Unfortunately the visibility wasn’t great, but the shear size of these ocean wanderers, even as babies will be etched in our memories forever. There was much excitement as the mother rose for air, suddenly this giant below us became a mega giant just a few feet away as we all scattered to get out of her way, now that was quite a moment and left the adrenaline pumping for the entire journey home!
Next day it was back to Neiafu for Denise to catch her afternoon flight home. It had just been a short stay but we fitted lots in and had a great time, thanks for coming Denise and experiencing a little slice of our life.
I picked up a nasty bug and was flat on my back for several days while the annual Blue Water Festival activities carried on around me. Mark raced onboard Tactical Directions in the “Round the Islands” Race, with a gun boat and best crew it was no surprise that they took line honours, well done.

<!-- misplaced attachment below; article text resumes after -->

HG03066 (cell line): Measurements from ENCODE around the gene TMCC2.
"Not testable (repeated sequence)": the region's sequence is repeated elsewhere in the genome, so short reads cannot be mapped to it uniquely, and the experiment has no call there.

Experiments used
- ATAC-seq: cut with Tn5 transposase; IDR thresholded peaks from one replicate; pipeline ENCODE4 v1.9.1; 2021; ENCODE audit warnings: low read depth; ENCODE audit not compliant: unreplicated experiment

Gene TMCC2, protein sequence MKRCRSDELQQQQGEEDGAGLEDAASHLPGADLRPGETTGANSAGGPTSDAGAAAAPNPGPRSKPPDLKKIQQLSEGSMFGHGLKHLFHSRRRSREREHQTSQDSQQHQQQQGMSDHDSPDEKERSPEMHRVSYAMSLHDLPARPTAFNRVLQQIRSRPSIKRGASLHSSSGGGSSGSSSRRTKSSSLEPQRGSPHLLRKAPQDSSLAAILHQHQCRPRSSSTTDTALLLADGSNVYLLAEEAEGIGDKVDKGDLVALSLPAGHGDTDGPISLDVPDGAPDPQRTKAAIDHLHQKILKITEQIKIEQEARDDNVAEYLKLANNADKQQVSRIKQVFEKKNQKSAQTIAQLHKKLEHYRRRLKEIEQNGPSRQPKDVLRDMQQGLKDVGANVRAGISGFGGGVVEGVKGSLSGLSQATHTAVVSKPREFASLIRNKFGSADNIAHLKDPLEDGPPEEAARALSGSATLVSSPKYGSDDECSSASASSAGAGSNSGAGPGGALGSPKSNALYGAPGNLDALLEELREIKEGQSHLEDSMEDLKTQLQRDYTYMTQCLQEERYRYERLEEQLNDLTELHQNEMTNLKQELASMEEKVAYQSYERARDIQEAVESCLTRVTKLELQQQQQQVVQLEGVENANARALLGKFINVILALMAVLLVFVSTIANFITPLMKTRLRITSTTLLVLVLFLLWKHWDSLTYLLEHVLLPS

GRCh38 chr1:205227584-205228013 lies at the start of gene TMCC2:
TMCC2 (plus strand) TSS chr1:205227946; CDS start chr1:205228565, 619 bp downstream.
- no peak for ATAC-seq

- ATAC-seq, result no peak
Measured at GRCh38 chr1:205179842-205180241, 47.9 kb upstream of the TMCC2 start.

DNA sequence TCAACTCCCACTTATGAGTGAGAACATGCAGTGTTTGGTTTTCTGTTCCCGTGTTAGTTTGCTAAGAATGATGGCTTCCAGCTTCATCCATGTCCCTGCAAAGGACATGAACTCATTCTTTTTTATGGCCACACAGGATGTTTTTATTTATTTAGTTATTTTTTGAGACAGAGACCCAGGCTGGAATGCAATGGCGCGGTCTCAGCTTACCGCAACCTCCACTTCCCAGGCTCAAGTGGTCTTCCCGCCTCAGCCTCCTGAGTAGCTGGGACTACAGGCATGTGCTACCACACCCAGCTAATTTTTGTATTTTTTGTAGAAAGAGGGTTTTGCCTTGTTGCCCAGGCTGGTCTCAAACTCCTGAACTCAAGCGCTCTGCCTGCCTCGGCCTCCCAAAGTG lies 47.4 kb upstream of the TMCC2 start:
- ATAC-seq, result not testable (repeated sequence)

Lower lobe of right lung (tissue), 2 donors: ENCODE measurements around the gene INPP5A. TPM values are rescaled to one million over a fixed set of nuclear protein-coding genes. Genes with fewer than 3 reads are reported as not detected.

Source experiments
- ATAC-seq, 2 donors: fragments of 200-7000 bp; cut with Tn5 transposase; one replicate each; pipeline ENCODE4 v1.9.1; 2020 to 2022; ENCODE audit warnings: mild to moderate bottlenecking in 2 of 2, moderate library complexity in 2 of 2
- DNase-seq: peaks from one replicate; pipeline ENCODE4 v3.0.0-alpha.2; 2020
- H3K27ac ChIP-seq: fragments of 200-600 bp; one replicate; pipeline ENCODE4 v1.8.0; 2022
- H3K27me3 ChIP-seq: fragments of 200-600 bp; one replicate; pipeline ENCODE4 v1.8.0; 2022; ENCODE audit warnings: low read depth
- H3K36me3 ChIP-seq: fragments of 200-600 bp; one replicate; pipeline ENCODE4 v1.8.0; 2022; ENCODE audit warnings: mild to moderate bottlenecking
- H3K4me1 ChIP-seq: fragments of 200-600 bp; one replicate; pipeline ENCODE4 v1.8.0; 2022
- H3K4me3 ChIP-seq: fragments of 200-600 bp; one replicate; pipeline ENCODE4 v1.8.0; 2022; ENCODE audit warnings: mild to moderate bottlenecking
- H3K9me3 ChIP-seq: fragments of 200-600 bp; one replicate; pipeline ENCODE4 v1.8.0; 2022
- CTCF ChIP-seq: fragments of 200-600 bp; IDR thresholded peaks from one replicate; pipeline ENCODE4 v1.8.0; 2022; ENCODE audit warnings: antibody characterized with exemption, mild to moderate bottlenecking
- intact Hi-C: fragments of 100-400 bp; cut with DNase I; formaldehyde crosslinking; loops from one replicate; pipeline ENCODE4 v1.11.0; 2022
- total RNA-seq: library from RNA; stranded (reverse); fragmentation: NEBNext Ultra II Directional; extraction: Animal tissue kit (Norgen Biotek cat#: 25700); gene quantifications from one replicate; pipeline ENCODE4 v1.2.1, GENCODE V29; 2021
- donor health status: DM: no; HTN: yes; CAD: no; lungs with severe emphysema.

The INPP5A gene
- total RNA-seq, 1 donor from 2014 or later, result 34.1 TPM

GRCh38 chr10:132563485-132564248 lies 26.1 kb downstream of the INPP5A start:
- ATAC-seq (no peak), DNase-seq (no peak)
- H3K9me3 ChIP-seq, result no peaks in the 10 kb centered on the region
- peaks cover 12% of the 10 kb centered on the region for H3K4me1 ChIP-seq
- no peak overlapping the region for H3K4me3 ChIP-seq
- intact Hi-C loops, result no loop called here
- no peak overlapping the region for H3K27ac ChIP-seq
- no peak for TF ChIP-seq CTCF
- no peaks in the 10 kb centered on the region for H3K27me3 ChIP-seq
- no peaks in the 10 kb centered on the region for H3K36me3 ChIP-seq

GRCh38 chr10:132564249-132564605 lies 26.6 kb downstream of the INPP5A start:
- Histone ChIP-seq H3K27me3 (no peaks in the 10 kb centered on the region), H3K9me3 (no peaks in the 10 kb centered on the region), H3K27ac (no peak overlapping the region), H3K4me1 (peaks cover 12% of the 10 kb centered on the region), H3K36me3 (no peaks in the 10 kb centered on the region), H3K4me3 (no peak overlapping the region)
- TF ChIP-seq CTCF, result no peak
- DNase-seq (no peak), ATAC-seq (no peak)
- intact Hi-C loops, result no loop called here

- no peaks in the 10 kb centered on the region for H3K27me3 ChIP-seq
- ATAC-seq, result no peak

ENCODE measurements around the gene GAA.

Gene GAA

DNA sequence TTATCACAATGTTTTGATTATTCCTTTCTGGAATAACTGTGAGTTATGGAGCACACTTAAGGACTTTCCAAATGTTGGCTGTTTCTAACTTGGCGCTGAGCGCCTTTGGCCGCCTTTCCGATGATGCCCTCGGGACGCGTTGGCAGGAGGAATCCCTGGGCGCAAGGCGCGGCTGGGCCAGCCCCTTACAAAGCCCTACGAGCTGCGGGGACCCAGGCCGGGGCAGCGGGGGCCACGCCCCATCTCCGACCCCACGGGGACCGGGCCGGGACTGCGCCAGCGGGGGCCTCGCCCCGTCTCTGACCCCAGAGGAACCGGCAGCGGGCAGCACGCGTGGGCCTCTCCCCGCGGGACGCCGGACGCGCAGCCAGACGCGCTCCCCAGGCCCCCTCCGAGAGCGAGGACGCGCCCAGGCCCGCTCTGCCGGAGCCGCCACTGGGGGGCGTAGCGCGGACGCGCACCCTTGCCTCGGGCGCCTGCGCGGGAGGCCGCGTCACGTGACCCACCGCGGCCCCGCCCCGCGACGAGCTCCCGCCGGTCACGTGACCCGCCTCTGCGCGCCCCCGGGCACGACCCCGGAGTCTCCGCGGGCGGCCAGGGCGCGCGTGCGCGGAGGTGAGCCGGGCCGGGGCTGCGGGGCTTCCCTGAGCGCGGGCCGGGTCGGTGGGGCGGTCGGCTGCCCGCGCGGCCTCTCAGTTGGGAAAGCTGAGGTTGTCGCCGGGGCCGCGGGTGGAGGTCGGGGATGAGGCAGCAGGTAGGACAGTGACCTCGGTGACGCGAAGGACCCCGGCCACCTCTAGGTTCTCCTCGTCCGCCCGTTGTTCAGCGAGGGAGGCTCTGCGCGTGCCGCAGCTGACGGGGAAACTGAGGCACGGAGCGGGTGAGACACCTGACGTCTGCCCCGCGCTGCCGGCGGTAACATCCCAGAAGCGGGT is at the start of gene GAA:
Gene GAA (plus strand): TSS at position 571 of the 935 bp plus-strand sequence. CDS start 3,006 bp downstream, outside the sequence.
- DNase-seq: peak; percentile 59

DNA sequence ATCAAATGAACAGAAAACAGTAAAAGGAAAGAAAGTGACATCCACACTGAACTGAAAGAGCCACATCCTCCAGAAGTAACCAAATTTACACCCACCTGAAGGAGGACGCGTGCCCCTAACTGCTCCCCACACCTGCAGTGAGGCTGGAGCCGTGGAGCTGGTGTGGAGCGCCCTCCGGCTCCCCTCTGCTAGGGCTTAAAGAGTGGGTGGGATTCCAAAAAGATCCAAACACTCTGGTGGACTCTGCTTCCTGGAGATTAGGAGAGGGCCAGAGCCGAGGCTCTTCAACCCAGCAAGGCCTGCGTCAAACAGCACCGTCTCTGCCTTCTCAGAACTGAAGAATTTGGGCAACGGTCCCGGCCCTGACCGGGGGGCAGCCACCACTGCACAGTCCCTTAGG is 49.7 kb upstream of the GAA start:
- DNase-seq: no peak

I made it to the final event, the prize giving. It was a great evening with a local school band set up in the carpark providing the music. They were just great and all under 15! Tactical Directions picked up the top prize, spot prizes were handed out to nearly everyone, a fun night was had by all.
More provisioning for fresh produce was done, everyone was talking about leaving. Some were going to Fiji, some directly to New Zealand, others to Minerva Reef, a few were heading north to the Marshalls. All were getting ready to leave soon with the cyclone season approaching.
We had one final big gathering in Port Maurelle, a farewell bonfire for sundowners. Vava’u has certainly been a special place, we are all sad to leave.
Time To Think About Heading South To The Ha’apai Group